Optional:

Students can use an ethanol probe or breathalyzer to compare relative differences in ethanol concentrations. Breathalyzers are designed for measuring blood alcohol content in people; therefore, the readings will not tell you directly how much ethanol in each sample.  Still, the readings can be used to determine if ethanol was produced and to make comparisons in ethanol production between the various feedstocks.

  1. After 20-30 minutes and determining the height of bags, open a small part of the bag and insert the syringe while being careful not to release to much air.
  2. Extract 100 ml of air from the space above the fermenting mixture, without sucking in any of the liquid.
  3. Turn on the breathalyzer and follow the directions for the device.  Substitute the syringe of air from the sample for the “breath.”  Slowly expel the air over a 5-second period.
  4. Record the readings on the breathalyzer.  The higher the number on the display, the higher the ethanol concentration in the sample.  Use these values to compare the ethanol concentrations from each sample.

Option 2:  Student Designed Experiment

Before the lab, mix the enzymes using the following proportions

  • Amylase solution (1 tsp. /500 mL water or 1g/125 ml)
  • Glucoamylase solution (1 tsp. /500 ml water or 1g/125 ml)

Using the proportions, you can reduce or increase the amount mixed as need.

Identify the different variables in this experiment.  Students choose a variable that they would like to investigate.

  1. Provide each student with Student Data Sheet B.
  2. In a snack-sized resealable zipper bag combine 1 tsp of feedstock material, 1 tsp of yeast, and any additional enzyme solutions of your design choice.
  3. Add 50 ml (1/4 cup) of warm water and zip the bag closed, removing as much air as possible.
  4. Mix gently. Lay the bag on a flat surface and watch for results – collect data in 5-minute intervals.
  5. Lay the bag flat on a horizontal surface.
  6. Place an index card on top of the bag, parallel to the table.
  7. Hold the ruler perpendicular to the table and record where the paper intersects the ruler. Record this measurement in 5-minute intervals in the data section.
  8. See “Optional” section for directions on how to use the ethanol probes and breathalyzers.
  • Training videos coming soon.  Until then if you have questions email education@ksgrains.com.
  • Using a feedstock that is a simple sugar will yield the most rapid results. Feedstocks with a starchy composition will not ferment well. Yeast does have the enzymes required to break down starch into glucose but this happens very slowly so you see little fermentation.

This can be done as a standalone lab or it can be done as part of a larger unit covering ethanol production.  This lab is designed to introduce the fermentation process using yeast and a combination of enzymes.   The next labs in sequence are Ethanol: Corn Mash and Distillation and DDG Nutrient Testing (MS).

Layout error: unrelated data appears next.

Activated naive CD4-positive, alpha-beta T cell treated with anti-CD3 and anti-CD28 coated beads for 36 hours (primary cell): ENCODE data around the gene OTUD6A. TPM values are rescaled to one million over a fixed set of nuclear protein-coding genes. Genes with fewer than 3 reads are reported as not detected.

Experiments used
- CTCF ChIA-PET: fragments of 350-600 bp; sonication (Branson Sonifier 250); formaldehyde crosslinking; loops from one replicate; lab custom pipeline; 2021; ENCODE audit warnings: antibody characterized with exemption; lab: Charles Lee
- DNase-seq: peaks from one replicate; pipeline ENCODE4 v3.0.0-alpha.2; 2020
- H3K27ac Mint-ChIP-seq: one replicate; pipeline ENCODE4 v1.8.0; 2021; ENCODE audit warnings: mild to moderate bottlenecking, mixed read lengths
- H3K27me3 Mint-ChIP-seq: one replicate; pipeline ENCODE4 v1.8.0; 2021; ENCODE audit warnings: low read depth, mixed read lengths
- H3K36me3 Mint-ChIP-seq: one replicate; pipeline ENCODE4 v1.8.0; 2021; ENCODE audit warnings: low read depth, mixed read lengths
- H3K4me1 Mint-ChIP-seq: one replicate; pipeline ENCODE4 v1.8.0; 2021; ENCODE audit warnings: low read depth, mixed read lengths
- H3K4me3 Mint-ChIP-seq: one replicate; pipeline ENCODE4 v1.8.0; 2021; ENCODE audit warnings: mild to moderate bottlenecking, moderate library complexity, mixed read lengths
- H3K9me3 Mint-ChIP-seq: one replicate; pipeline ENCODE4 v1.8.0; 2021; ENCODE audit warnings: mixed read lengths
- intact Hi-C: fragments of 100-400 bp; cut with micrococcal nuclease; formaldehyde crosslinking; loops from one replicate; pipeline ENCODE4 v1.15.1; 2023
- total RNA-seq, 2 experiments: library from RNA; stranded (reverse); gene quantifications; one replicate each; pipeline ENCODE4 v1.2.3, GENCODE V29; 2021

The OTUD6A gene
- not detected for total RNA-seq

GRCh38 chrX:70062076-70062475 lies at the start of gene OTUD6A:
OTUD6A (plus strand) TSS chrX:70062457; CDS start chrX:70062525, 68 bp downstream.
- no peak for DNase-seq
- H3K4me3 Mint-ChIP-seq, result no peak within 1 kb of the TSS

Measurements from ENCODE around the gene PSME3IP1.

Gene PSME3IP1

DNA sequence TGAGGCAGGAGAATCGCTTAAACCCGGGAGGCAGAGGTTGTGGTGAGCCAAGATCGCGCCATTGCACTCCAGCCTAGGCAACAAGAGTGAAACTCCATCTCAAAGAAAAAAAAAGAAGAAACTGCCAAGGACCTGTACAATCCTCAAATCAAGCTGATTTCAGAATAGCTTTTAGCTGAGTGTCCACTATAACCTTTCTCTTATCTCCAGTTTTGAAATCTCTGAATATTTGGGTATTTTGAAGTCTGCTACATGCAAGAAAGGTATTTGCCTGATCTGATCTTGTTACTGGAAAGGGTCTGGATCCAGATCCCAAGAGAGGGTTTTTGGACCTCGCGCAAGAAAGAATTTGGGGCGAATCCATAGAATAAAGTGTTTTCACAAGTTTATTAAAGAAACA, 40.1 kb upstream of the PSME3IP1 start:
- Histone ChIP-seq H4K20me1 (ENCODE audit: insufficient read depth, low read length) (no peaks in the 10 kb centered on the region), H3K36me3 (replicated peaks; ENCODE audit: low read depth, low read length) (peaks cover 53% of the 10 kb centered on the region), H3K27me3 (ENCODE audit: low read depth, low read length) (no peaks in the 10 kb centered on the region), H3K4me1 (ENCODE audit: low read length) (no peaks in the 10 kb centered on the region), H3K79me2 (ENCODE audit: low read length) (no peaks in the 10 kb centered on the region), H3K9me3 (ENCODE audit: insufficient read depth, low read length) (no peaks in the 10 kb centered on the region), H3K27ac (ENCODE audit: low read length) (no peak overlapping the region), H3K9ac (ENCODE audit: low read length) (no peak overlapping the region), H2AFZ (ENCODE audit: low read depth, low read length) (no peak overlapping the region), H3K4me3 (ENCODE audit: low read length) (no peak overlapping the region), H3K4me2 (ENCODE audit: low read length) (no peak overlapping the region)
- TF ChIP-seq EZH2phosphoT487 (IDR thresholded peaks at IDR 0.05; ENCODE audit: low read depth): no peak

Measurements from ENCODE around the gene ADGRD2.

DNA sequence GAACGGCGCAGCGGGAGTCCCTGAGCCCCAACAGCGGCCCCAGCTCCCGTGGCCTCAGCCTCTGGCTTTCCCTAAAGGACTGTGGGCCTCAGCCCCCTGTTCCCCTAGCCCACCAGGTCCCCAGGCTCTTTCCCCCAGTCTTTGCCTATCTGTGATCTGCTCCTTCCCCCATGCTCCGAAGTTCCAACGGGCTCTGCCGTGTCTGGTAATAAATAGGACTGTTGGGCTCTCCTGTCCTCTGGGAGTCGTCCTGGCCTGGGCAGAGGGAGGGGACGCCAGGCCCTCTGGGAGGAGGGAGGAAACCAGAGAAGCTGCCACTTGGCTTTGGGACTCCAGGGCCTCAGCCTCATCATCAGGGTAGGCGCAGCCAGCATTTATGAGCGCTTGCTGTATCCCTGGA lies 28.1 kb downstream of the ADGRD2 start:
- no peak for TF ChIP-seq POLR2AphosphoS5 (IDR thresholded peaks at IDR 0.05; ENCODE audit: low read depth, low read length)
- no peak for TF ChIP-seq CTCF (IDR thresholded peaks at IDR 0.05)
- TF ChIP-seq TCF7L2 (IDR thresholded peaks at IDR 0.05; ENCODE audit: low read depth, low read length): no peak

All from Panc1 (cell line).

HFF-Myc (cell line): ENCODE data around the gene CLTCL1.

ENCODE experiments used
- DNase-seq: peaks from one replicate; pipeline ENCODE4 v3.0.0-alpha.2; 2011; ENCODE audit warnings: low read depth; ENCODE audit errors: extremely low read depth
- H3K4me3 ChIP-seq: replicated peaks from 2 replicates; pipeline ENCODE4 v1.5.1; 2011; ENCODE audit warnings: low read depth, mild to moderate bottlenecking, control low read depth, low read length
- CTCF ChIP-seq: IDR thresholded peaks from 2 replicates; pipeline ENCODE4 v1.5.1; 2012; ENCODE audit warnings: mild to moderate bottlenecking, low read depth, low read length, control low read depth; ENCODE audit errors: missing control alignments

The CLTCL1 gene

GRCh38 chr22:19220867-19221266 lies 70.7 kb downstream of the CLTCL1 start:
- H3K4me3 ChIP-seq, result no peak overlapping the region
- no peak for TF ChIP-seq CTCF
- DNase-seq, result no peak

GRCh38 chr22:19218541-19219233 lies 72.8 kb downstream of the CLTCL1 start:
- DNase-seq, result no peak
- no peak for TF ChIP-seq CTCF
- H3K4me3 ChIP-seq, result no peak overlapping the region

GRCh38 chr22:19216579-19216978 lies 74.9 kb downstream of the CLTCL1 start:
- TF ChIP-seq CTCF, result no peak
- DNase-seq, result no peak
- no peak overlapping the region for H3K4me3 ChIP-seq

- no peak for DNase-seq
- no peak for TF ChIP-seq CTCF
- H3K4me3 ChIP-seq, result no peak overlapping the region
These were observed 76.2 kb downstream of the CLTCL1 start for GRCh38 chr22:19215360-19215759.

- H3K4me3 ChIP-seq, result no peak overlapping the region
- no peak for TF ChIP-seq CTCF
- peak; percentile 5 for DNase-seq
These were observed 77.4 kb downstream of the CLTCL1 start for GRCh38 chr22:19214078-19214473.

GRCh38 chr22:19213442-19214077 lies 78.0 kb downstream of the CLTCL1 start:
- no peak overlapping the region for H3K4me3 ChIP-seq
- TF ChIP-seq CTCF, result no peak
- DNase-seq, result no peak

The following questions will allow the students to review what they have learned and apply this new knowledge in the fermenting of ethanol lab.

  • How could you tell when fermentation was occurring?
  • What was filling the bag up?
  • How did the yeast respond to different kinds of food?
  • What did you do to your food to make it more available to the yeast?
  • What effect did the enzymes have on the fermentation?
  • Was one enzyme or combination more effective?
  • How can we change corn into simple sugar?

To learn more about agriculture careers visit agexplorer.com. You can also find career profiles at Careers in Corn.

Any educator electing to perform demonstrations is expected to follow NSTA Minimum Safety Practices and Regulations for Demonstrations, Experiments, and Workshops, which are available at http://static.nsta.org/pdfs/MinimumSafetyPracticesAndRegulations.pdf, as well as all school policies and rules and all state and federal laws, regulations, codes and professional standards. Educators are responsible for abiding appropriate legal standards and better professional practices under a duty of care to make laboratories and demonstrations in and out of the classroom as safe as possible. If in doubt, do not perform the demonstrations.

About Kansas Corn STEM

Investing in Kansas teachers and students is a priority for the Kansas Corn Commission. We are committed to providing materials and training to support STEM education while fostering an understanding of how corn farming and agriculture fit into our daily lives. Professional development workshops are offered to teachers seeking to expand their knowledge and inquiry-based teaching skills. Workshop participants receive free lab supplies needed for the lessons.

Workshop Info

This lesson is the work product of the Kansas Corn Commission. Our lessons are written in collaboration with Kansas teachers for use in the classroom. Teachers may copy and share this curriculum. Use of this product for commercial or promotional use is prohibited without express permission of Kansas Corn.